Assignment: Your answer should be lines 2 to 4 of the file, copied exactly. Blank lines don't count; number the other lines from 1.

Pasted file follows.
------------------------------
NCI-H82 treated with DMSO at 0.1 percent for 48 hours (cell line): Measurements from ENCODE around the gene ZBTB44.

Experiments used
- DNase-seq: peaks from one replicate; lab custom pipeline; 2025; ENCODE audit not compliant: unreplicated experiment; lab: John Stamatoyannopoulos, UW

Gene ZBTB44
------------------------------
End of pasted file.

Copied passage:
Experiments used
- DNase-seq: peaks from one replicate; lab custom pipeline; 2025; ENCODE audit not compliant: unreplicated experiment; lab: John Stamatoyannopoulos, UW

Gene ZBTB44